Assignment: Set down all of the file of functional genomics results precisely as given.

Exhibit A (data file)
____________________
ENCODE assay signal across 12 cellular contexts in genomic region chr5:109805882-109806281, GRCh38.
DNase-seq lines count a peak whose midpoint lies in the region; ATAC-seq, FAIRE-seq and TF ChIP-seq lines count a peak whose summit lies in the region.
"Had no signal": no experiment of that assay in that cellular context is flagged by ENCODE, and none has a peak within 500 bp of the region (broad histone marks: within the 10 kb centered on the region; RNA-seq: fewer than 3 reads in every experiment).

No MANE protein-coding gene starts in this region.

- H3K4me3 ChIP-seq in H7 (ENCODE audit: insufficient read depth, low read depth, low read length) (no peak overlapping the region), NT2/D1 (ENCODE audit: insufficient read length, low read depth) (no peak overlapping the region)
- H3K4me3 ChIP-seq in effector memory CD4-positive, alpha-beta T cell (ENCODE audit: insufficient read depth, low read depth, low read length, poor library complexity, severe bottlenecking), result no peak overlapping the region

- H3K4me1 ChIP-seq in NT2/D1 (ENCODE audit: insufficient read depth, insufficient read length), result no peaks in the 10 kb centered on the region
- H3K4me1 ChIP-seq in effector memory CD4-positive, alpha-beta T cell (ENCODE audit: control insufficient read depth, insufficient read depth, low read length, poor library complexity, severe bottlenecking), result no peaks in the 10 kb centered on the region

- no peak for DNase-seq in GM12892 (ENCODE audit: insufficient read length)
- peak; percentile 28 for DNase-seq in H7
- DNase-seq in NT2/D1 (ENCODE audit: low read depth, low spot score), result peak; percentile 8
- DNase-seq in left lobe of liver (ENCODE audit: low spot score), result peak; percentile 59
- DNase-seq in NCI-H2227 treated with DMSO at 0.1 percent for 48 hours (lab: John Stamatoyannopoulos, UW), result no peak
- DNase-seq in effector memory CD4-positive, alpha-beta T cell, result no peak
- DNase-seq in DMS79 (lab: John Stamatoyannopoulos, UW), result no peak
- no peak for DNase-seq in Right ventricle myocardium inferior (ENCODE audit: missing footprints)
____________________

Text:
ENCODE assay signal across 12 cellular contexts in genomic region chr5:109805882-109806281, GRCh38.
DNase-seq lines count a peak whose midpoint lies in the region; ATAC-seq, FAIRE-seq and TF ChIP-seq lines count a peak whose summit lies in the region.
"Had no signal": no experiment of that assay in that cellular context is flagged by ENCODE, and none has a peak within 500 bp of the region (broad histone marks: within the 10 kb centered on the region; RNA-seq: fewer than 3 reads in every experiment).

No MANE protein-coding gene starts in this region.

- H3K4me3 ChIP-seq in H7 (ENCODE audit: insufficient read depth, low read depth, low read length) (no peak overlapping the region), NT2/D1 (ENCODE audit: insufficient read length, low read depth) (no peak overlapping the region)
- H3K4me3 ChIP-seq in effector memory CD4-positive, alpha-beta T cell (ENCODE audit: insufficient read depth, low read depth, low read length, poor library complexity, severe bottlenecking), result no peak overlapping the region

- H3K4me1 ChIP-seq in NT2/D1 (ENCODE audit: insufficient read depth, insufficient read length), result no peaks in the 10 kb centered on the region
- H3K4me1 ChIP-seq in effector memory CD4-positive, alpha-beta T cell (ENCODE audit: control insufficient read depth, insufficient read depth, low read length, poor library complexity, severe bottlenecking), result no peaks in the 10 kb centered on the region

- no peak for DNase-seq in GM12892 (ENCODE audit: insufficient read length)
- peak; percentile 28 for DNase-seq in H7
- DNase-seq in NT2/D1 (ENCODE audit: low read depth, low spot score), result peak; percentile 8
- DNase-seq in left lobe of liver (ENCODE audit: low spot score), result peak; percentile 59
- DNase-seq in NCI-H2227 treated with DMSO at 0.1 percent for 48 hours (lab: John Stamatoyannopoulos, UW), result no peak
- DNase-seq in effector memory CD4-positive, alpha-beta T cell, result no peak
- DNase-seq in DMS79 (lab: John Stamatoyannopoulos, UW), result no peak
- no peak for DNase-seq in Right ventricle myocardium inferior (ENCODE audit: missing footprints)